In 1990, we entered into a royalty-bearing research and license agreement with GSK for the development and commercialization of zanamivir, a NI marketed by GSK as Relenza ® to prevent and treat influenza. Under the terms of the agreement, we licensed zanamivir to GSK on an exclusive, worldwide basis and are entitled to receive royalty payments of 7% of GSK's annual net sales of Relenza ® in the U.S., Europe, Japan and certain other countries and 10% in Australia, New Zealand, South Africa and Indonesia to the extent that the underlying patents in those respective countries do not expire. The Relenza ® patent portfolio is scheduled to expire as follows: December 2014 in the U.S., May 2015 in Australia, 2016 in the major countries of the EU, and July 2019 in Japan. GSK has recently verified that we will continue to receive royalties on the net sales of Relenza ® in the U.S. beyond December 2014 to the extent that U.S. Patent Application No. 08/737,141 remains pending. On August 25, 2014, GSK filed an appeal to the United States Patent Trial Appeal Board in relation to this patent application. We are unable at this time to determine the duration or the outcome of this appeal process, or how long this patent application will remain pending. If the patent claims are ultimately issued, we would expect to be eligible to receive royalties from net sales of Relenza ® in the U.S. for an additional 17 years from the date of allowance.

     

 

Daiichi Sankyo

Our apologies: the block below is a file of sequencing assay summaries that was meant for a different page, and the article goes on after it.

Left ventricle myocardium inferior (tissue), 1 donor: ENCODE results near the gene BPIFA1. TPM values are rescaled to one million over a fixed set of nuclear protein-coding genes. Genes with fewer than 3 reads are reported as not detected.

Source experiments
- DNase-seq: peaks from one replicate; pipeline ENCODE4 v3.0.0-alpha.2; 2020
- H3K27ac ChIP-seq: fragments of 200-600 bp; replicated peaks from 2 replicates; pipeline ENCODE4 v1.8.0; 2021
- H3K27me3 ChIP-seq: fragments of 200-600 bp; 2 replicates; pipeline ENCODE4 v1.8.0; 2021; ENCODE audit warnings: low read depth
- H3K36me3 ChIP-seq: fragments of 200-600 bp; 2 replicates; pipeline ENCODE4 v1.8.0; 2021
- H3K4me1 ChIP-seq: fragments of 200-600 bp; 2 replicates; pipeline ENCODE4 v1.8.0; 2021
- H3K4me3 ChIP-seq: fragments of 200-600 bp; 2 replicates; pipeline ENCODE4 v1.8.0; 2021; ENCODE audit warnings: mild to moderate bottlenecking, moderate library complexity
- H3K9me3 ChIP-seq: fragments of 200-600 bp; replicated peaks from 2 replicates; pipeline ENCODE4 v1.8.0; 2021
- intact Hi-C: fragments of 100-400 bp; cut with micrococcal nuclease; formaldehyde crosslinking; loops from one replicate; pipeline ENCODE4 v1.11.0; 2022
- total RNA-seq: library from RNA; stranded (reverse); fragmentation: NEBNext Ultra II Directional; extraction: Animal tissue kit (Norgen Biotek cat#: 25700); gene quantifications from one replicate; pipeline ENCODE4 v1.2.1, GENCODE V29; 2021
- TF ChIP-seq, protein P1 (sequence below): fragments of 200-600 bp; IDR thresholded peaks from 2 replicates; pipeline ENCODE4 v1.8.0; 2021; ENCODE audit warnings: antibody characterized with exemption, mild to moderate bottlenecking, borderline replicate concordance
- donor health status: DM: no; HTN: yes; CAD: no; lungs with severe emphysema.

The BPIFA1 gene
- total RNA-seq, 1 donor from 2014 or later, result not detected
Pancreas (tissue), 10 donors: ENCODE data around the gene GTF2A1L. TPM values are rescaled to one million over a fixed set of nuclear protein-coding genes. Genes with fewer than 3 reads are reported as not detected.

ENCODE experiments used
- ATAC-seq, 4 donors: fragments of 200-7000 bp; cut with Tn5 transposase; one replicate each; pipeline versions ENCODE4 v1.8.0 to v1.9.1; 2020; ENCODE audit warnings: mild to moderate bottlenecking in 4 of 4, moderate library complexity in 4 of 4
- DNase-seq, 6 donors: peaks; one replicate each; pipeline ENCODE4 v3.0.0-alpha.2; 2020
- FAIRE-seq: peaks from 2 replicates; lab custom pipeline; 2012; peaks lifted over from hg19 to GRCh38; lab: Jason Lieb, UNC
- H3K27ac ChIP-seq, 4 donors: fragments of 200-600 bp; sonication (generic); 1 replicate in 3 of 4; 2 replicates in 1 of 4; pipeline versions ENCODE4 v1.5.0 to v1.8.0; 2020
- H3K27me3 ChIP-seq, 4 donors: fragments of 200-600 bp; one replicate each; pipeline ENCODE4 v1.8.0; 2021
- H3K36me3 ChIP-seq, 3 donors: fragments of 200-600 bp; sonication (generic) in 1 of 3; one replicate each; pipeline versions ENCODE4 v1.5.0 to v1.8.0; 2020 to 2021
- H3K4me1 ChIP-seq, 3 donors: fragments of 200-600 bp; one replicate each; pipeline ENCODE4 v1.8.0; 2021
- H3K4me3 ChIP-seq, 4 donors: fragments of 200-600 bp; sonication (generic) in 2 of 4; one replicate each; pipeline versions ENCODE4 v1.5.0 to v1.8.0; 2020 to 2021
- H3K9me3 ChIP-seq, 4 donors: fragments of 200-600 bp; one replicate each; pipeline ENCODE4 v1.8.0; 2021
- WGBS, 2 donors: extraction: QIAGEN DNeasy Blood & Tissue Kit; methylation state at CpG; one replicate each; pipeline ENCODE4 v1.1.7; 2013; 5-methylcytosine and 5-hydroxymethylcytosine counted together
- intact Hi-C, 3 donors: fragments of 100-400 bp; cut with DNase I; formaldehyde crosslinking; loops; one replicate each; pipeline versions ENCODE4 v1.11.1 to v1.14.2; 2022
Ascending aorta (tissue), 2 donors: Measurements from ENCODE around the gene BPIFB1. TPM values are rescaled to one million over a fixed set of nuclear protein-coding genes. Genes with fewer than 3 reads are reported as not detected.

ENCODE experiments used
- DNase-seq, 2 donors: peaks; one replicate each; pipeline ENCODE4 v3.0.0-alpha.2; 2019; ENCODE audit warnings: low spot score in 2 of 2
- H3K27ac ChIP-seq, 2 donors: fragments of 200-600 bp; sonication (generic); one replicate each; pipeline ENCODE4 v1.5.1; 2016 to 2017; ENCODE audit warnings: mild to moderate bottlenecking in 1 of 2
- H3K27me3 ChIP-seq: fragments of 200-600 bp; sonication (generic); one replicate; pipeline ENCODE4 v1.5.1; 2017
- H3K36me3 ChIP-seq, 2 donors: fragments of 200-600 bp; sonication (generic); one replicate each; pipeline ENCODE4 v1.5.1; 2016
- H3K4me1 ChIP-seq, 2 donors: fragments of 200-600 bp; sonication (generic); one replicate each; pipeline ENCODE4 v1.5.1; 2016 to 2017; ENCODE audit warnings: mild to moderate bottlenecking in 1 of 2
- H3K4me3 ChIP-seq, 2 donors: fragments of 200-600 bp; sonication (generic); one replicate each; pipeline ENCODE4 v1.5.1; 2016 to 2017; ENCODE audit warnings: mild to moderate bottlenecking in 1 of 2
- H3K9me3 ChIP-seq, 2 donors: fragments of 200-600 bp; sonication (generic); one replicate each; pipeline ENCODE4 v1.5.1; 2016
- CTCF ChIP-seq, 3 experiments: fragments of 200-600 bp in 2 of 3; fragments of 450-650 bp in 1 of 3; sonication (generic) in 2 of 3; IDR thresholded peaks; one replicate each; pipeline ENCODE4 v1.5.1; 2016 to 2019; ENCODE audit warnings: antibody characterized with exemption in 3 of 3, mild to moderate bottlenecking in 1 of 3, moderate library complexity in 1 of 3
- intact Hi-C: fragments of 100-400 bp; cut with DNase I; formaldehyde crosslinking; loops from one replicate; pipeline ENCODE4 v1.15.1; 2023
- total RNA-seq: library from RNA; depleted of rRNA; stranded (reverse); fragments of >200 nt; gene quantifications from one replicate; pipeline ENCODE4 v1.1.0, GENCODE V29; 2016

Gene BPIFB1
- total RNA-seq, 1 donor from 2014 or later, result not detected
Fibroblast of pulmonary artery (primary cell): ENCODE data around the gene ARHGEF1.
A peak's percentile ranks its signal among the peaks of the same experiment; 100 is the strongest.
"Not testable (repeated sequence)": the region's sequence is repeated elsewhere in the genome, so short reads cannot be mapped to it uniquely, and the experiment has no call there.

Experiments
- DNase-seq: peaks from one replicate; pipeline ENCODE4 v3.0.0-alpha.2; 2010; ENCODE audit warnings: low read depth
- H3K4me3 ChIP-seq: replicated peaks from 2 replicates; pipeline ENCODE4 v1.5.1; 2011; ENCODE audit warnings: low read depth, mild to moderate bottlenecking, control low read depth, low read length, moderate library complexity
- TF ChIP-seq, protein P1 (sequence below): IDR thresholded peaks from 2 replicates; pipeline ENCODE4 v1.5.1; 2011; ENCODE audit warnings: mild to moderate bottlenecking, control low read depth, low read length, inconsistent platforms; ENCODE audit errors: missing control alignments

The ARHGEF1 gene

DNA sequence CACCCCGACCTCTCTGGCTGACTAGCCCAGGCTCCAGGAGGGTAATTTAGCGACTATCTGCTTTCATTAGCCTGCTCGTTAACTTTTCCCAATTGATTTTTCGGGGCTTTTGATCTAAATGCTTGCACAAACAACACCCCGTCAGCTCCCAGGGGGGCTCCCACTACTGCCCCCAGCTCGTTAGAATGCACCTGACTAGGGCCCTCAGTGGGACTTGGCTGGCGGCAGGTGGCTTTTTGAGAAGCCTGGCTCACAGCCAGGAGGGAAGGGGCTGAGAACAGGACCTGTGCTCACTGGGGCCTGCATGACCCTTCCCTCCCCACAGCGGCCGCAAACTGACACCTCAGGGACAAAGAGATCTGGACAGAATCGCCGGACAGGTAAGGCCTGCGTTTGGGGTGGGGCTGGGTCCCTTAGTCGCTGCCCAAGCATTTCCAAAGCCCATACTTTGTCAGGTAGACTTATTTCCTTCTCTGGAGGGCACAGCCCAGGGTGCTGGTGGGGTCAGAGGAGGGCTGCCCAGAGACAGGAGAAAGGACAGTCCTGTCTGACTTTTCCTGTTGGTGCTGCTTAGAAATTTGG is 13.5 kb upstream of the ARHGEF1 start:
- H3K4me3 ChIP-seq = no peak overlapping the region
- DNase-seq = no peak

In 2003, we entered into collaboration and license agreement with Daiichi Sankyo related to the development of second generation long acting NIs, including laninamivir octanoate. Under the collaboration and license agreement, we and Daiichi Sankyo cross-licensed the right to develop, make, use, sell or offer for sale, or import products based on our respective intellectual property related to our long acting NIs. A primary focus of the agreement was for the parties to collectively seek third-party licensees that could develop and commercialize the related long-acting NIs on a worldwide basis. In the event that the related intellectual property was out-licensed to a third party, we would share equally with Daiichi Sankyo in any future royalties, license fees, milestones or other payments received from such a licensee. Further, although it was the intention of the parties to seek a third-party licensee or licensees worldwide, the parties retained the right to market or co-market related products in the U.S. and other markets outside of Japan, and any sales made by either party in the U.S. would result in the selling party paying the other party a royalty rate that was half of the royalty rate paid by any other third-party licensee. To date, there have been no third-party licenses granted pursuant to this agreement; therefore a royalty rate on net sales outside of Japan has not been established.